Richard Galpin gets rare access to Russia’s floating nuclear power station
Could the Arctic become a battleground over control of large reserves of oil and gas thought to lie under the Arctic Sea, or will there be co-operation in the polar region? This will be a question for politicians and experts from around the world as they meet in Moscow.
In a grimy shipyard in St Petersburg, an ugly hulk of red-painted metal sits floating in the dock.
On deck, workmen scurry back and forth, hammering, drilling and welding.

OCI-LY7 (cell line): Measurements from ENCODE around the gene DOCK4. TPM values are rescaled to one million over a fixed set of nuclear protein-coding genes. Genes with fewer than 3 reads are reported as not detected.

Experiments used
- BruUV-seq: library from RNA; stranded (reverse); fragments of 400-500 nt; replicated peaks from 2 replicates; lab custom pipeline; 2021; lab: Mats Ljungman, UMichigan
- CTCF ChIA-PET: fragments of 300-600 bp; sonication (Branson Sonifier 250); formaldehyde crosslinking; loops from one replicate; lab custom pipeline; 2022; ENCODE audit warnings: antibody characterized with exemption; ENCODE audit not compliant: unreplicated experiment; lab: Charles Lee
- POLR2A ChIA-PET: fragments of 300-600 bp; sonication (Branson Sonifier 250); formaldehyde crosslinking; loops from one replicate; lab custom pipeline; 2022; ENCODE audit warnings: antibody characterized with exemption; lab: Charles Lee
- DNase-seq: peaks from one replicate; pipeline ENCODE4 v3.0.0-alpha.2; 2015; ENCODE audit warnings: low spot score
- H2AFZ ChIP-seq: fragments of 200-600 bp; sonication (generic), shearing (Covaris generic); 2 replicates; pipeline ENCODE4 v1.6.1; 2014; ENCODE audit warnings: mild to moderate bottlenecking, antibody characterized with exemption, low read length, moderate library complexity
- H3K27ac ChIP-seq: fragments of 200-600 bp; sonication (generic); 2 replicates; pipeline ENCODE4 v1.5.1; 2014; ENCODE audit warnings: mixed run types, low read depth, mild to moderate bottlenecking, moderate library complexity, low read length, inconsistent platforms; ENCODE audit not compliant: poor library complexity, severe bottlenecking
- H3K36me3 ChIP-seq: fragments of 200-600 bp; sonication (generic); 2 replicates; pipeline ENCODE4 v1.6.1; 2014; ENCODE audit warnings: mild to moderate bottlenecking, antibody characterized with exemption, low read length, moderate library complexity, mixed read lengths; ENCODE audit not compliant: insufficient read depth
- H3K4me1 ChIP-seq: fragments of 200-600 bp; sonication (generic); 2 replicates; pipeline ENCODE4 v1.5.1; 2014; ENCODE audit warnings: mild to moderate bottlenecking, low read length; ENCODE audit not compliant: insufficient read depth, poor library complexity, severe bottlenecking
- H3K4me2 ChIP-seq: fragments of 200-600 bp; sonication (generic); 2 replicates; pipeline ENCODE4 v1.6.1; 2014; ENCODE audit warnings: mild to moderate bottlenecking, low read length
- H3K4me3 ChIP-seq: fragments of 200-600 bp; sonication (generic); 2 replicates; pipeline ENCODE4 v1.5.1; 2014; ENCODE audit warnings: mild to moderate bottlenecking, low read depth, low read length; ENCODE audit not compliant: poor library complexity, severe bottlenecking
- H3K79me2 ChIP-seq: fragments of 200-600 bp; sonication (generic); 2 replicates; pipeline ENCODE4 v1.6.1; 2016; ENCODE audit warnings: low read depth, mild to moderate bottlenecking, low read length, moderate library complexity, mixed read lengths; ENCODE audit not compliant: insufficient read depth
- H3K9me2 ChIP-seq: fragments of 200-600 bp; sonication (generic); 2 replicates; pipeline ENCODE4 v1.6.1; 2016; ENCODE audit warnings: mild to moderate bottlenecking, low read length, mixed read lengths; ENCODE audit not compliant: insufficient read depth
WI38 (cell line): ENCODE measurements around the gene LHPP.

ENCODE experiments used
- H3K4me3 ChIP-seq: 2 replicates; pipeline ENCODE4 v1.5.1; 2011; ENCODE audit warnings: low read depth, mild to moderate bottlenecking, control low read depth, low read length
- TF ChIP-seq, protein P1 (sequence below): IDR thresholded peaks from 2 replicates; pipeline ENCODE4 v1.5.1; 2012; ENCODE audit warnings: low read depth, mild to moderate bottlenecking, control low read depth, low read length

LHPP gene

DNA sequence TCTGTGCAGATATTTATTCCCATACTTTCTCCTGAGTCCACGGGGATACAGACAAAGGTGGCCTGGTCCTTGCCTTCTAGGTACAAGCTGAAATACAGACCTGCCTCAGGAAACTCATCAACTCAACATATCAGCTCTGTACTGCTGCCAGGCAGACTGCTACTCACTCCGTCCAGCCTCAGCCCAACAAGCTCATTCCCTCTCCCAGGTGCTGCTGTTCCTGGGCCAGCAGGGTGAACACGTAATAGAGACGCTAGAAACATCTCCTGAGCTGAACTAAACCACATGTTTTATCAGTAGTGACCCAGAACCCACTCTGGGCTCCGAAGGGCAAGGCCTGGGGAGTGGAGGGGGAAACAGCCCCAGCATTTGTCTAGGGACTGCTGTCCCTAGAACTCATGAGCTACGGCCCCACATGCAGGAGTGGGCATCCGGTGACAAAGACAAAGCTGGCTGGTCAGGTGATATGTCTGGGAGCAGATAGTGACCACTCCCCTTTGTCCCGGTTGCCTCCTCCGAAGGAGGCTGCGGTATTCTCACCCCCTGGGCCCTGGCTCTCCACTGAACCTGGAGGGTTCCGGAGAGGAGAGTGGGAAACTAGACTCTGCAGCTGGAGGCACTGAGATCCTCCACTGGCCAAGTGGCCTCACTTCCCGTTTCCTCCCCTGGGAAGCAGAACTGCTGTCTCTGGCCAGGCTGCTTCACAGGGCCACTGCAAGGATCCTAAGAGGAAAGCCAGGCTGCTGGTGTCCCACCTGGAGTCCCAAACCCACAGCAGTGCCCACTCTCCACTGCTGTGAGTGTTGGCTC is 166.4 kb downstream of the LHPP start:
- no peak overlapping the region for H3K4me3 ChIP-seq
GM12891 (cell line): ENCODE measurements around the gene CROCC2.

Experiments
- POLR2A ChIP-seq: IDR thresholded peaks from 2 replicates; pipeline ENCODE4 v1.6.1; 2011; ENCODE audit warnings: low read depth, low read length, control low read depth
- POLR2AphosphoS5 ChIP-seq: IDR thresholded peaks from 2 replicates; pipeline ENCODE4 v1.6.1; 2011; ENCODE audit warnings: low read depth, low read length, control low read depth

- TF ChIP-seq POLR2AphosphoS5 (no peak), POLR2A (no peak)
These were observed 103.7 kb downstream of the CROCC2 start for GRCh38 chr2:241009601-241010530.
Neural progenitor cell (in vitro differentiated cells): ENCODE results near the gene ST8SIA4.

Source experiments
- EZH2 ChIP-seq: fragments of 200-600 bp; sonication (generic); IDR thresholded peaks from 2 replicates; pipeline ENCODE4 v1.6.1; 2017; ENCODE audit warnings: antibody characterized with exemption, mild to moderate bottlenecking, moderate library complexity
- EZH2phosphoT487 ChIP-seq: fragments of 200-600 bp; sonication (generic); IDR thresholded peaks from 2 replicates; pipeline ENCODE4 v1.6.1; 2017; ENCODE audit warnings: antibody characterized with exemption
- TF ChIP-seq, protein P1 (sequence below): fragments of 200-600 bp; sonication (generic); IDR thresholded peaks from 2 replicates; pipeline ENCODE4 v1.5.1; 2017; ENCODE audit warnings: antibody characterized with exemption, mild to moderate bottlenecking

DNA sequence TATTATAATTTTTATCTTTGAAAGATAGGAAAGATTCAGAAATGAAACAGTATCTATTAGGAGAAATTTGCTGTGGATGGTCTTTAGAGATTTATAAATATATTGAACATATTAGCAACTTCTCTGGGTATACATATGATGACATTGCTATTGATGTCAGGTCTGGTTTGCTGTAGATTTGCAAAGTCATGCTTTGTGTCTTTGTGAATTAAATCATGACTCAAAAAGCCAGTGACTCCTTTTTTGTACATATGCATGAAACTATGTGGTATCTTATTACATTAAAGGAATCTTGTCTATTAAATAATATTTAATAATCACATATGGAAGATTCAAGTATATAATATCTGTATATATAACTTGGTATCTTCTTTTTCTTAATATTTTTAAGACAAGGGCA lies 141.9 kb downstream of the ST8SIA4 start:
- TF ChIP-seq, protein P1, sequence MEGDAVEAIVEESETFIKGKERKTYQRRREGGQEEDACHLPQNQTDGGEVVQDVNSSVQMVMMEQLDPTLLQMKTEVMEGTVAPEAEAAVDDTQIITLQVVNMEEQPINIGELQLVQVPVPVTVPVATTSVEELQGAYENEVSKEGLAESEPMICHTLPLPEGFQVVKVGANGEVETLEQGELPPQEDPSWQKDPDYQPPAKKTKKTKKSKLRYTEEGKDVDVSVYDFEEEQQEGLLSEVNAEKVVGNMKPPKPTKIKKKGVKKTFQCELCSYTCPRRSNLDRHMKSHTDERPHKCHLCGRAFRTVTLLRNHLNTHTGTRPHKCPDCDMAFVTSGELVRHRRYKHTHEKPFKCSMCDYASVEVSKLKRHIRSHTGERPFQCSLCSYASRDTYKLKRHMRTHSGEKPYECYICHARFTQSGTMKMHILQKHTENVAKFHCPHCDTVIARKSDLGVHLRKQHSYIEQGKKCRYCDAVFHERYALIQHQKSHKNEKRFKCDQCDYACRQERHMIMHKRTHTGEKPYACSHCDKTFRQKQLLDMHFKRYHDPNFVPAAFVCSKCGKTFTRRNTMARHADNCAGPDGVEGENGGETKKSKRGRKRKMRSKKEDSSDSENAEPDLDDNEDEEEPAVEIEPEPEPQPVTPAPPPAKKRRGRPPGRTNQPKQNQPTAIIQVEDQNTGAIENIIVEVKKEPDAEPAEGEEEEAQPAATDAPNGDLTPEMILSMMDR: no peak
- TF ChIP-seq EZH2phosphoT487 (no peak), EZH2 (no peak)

In 2007, Artur Chilingarov planted a Russian flag on the Arctic seabed
This strange construction, part ship, part platform, is unique and lies at the heart of Russia’s grand ambitions for the Arctic.
When it is completed in 2012, it will be the first of eight floating nuclear power stations which the government wants to place along Russia’s north coast, well within the Arctic Circle.
Oops, maybe this should have been under “YOUBlog” ?